Going Digital as a Humanistic Imperative: The Challenges and Potentials of Producing Digital Products in Research, Teaching, and Advocacy in Folklore and Ethnology
13.15 - 14.45
Humlab – under Universitetsbiblioteket (UB)
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American folklorists have a long engagement with community-rooted scholarship and advocacy. More and more, this commitment is shared by scholars on both sides of the "academic folklore"/"public folklore" divide that characterized the field of folklore studies at the time of Barbara Kirshenblatt-Gimblett's seminal article of 1988 "Mistaken Dichotomies." Today, the rapid development of user-friendly digital tools—allowing, for instance, the production of a reasonable open-access film as a respectable product of scholarship—combines with a growing infrastructure for publishing on applied research to make it easier, and also more expected, that folklorists will produce digital products as part of their research. In this presentation, I present some very concrete ways in which a commitment to community advocacy and to building student digital communication skills can work advantageously in a research project connected with Ojibwe traditional arts and schooling in the Upper Midwest of the United States.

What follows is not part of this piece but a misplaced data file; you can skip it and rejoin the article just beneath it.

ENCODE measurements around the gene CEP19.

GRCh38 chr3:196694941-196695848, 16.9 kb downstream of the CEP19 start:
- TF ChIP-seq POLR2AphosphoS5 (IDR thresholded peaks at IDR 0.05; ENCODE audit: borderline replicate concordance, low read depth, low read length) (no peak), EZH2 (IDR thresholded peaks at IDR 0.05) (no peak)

My discussion will focus on the work that went into two open-access products:
FILM. Marcus Cederström, Tom DuBois, and Tim Frandy. Birchbark Canoes and Wild Rice.
Vimeo link: https://vimeo.com/170565548
first mounted June, 2016.
ARTICLE. Marcus Cederström, Tom DuBois, Tim Frandy, and Colin Gioia Connors. “Heritage Repatriation and Educational Sovereignty at an Ojibwe Public School” Journal of Folklore and Education 3 (2016): 31-41.
Föreläsare: Thomas DuBois
Arrangör: Humlab & Vaartoe
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